Rene — Gypsies Remember Their Dead at Auschwitz

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Gypsies Remember Their Dead at Auschwitz
.c The Associated Press
OSWIECIM, Poland (AP) – Gypsies from across Europe gathered at
Auschwitz Monday to remember hundreds of thousands of their murdered
ancestors and to call for wider recognition of their suffering in the
Nazi Holocaust.
The ceremony, exactly 60 years after the night the Nazis gassed the
last 2,900 Gypsies in the Auschwitz-Birkenau death camp, also heard
warnings that today’s Gypsies still face discrimination, especially in
eastern Europe.
Calling Auschwitz “a symbol of the genocide perpetrated on our
people,” Roman Kwiatkowski, the top Gypsy representative in Poland,
said: “These crimes should be properly commemorated. We fear again
that the Roma Holocaust will be forgotten.”
Roma and Sinti are names by which Gypsies in Europe are also
known. Gypsy organizations put their total number at more than 7
Up to half a million European Gypsies are believed to have perished at
the Nazis’ hands during World War II along with 6 million Jews, though
the exact number is not known. Others were sterilized or subjected to
grisly pseudo-medical experiments.
The Nazis considered Gypsies racially inferior and “anti-social.”
Many were deported to a special section of the Auschwitz-Birkenau
concentration camp complex in occupied Poland.
The Nazis liquidated the Gypsy camp on Aug. 2, 1944 and gassed most of
the remaining inmates, including many women, children and old people.
Others were sent to German factories as forced laborers.
On Monday several hundred mourners, including camp survivors and
envoys of several European governments, walked from the barracks area
to the ruins of a gas chamber and crematorium where Gypsy
representatives placed candles on the wall.
SS soldiers blew up the gas chamber and crematorium in early 1945 when
the Nazis abandoned the camp as the Soviet army advanced. In May 1945,
Nazi Germany surrendered.
Hugo Hoellenreiner, a German Gypsy who survived the camp along with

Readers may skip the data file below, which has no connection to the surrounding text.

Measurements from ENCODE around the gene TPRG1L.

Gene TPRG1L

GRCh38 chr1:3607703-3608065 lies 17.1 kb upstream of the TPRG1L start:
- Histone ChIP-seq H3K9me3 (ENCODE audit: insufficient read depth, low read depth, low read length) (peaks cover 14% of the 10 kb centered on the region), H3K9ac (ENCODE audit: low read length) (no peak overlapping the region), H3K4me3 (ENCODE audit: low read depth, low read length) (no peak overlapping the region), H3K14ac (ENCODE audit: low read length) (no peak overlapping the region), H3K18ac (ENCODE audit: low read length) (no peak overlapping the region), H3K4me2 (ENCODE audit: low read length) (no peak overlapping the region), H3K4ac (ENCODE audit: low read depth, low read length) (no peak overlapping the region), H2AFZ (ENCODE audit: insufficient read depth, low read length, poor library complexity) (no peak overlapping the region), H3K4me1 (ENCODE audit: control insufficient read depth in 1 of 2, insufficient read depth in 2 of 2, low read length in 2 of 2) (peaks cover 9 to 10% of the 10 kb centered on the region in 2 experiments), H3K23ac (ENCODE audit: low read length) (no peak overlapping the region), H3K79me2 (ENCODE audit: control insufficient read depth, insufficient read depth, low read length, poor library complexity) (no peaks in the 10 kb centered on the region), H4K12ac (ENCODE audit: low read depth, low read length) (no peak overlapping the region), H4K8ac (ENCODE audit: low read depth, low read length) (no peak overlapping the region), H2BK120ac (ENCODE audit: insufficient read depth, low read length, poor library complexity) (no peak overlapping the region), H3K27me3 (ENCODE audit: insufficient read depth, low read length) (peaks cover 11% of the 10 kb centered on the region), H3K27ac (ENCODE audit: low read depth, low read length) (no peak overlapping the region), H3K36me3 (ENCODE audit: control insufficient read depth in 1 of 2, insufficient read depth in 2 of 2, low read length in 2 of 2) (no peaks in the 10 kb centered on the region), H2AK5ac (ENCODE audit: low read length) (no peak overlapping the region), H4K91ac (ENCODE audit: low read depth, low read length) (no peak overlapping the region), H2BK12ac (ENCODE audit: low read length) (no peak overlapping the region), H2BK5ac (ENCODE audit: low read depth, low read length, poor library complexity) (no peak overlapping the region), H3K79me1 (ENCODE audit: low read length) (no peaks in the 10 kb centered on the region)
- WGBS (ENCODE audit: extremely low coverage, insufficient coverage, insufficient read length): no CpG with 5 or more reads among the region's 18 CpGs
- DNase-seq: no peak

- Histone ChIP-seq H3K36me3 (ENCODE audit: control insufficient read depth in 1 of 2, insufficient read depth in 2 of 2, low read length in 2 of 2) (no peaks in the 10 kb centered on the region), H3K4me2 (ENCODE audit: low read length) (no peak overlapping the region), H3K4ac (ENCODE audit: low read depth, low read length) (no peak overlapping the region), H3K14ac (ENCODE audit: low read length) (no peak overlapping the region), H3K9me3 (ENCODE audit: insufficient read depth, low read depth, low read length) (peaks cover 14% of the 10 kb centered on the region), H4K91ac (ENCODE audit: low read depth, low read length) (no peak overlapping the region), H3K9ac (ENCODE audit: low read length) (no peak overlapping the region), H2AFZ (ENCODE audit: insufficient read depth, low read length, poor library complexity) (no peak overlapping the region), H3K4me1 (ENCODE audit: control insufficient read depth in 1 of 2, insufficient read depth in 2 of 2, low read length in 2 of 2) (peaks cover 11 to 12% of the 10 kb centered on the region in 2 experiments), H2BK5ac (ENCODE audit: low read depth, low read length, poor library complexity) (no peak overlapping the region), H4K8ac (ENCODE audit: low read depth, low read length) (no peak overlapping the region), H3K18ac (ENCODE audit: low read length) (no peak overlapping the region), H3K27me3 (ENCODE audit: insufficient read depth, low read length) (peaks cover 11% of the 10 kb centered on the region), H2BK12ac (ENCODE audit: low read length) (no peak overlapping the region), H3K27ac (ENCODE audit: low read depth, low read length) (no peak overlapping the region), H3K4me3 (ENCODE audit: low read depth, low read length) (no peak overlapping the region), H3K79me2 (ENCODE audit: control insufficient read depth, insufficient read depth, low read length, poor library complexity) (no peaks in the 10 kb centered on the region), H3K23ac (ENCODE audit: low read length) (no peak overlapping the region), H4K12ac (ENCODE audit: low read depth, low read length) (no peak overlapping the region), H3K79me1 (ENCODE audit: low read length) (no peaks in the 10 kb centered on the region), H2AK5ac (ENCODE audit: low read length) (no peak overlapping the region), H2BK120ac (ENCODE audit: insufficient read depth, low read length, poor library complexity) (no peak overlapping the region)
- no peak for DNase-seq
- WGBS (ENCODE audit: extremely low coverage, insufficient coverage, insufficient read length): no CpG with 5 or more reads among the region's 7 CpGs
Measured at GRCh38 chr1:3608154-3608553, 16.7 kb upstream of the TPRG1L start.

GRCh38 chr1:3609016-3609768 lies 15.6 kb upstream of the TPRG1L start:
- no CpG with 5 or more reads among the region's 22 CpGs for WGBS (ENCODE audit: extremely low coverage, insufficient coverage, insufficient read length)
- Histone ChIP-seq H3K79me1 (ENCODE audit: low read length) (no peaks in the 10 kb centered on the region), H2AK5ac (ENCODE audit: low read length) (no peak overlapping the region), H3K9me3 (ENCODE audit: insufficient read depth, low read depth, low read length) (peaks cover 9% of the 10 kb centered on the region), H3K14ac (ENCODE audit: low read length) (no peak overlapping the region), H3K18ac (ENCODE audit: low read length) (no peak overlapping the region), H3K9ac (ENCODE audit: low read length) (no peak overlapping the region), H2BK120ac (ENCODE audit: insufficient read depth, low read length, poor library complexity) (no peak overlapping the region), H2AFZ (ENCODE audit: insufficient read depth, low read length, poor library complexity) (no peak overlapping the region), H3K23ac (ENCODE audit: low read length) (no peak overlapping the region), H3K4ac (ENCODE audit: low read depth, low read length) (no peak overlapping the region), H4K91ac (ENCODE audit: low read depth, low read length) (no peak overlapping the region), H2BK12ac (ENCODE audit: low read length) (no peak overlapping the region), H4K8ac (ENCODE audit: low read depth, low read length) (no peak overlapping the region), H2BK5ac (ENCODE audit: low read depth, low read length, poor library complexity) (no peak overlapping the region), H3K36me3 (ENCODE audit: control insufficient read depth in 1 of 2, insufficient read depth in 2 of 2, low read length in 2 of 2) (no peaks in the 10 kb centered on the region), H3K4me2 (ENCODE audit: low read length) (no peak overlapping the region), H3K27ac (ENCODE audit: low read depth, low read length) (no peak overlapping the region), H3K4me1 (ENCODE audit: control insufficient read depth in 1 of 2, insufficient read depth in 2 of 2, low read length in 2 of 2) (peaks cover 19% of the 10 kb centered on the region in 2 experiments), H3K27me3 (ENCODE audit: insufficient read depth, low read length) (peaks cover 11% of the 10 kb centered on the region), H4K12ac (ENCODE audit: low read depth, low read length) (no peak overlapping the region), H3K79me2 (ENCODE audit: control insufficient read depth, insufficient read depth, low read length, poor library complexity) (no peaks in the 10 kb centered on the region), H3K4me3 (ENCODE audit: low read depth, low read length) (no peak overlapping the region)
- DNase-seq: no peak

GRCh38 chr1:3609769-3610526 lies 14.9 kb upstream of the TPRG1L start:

his parents, recalled the daily horror that included visits by camp
doctor Josef Mengele, who used inmates for his so-called medical
“Even today, I cannot understand why they did it to us,” he said in
a moving speech. “I can never forgive or forget what happened to
Monday’s anniversary was observed with speeches and mournful music
amid the ruins of dozens of prison barracks on a vast grassy area,
still ringed by concrete fence posts, watchtowers and birch trees.
Germany’s envoy, Environment Minister Juergen Trittin, noted that
Gypsies have struggled for wider awareness of their suffering under
the Nazis.
“Like the Jews, the Sinti and Roma were brutally persecuted and
systematically murdered with an inhuman determination,” he said.
“This genocide is part of our history. As Germans, we carry the
historic and the political responsibility.”
At a half-dozen ceremonies across Hungary Monday, Gypsies gathered
with candles, saying prayers for tens of thousands of Gypsies from
that country who were killed.
Gypsy and civic leaders also called on Hungarians to help curb
prejudice that still persists.
“It is not enough to fight extremism with laws,” said Jozsef Balogh,
the mayor of Gyor, in western Hungary. “It must be condemned by the
whole of society.”
Prejudice against Gypsies remains strong in Hungary, which has been
under pressure in recent years from international organizations to do
more to integrate them into society.
Surveys show that Gypsies remain less educated, less healthy and more
likely to be poor and unemployed than the Hungarian average.
Associated Press writer Karl Peter Kirk contributed to this report
from Budapest, Hungary.
08/02/04 14:37 EDT